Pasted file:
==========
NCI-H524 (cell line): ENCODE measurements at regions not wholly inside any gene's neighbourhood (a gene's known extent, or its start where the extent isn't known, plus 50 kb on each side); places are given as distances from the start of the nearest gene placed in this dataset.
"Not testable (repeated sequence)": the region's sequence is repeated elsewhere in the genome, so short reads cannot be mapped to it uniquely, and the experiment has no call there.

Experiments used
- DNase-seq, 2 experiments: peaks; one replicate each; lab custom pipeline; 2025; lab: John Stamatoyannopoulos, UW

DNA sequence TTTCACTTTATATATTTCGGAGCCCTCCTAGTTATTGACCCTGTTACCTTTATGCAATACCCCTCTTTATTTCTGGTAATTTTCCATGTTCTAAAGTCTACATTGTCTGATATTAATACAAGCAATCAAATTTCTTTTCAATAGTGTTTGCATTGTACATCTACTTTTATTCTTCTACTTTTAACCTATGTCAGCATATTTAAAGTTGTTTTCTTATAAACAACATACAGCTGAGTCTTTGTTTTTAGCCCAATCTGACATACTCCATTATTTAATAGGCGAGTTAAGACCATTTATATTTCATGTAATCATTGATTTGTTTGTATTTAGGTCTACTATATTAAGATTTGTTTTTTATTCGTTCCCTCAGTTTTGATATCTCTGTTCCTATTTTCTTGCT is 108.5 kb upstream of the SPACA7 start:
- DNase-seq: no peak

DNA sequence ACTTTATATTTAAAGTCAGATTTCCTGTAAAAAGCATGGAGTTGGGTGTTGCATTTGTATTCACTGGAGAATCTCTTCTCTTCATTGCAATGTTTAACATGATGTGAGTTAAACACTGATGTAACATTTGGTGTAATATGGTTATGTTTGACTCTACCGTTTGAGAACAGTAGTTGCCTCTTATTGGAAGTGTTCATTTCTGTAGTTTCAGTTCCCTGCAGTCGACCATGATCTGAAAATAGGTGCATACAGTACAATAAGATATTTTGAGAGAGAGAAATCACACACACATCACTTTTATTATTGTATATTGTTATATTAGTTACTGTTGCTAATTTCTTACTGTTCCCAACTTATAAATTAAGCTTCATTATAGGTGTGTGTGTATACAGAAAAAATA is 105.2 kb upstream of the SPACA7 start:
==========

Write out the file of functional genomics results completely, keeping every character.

NCI-H524 (cell line): ENCODE measurements at regions not wholly inside any gene's neighbourhood (a gene's known extent, or its start where the extent isn't known, plus 50 kb on each side); places are given as distances from the start of the nearest gene placed in this dataset.
"Not testable (repeated sequence)": the region's sequence is repeated elsewhere in the genome, so short reads cannot be mapped to it uniquely, and the experiment has no call there.

Experiments used
- DNase-seq, 2 experiments: peaks; one replicate each; lab custom pipeline; 2025; lab: John Stamatoyannopoulos, UW

DNA sequence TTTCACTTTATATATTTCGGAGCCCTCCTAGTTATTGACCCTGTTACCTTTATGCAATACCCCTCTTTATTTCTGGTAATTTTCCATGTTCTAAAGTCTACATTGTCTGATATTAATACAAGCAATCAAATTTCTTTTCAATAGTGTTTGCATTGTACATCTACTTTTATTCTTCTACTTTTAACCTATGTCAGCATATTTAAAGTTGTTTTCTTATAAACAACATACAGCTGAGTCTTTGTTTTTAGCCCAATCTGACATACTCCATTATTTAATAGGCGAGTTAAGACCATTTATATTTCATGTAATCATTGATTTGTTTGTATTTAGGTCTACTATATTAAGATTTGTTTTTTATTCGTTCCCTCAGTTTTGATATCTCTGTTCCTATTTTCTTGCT is 108.5 kb upstream of the SPACA7 start:
- DNase-seq: no peak

DNA sequence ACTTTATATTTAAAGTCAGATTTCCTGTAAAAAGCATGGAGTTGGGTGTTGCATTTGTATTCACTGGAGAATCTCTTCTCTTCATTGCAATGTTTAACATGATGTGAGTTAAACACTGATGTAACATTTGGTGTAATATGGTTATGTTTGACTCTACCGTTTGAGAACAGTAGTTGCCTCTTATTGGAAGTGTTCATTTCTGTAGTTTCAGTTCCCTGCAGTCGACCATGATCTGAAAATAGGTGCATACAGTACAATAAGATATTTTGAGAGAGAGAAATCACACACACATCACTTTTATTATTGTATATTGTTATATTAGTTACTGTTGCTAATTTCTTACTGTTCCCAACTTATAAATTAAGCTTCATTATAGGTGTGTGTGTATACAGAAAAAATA is 105.2 kb upstream of the SPACA7 start: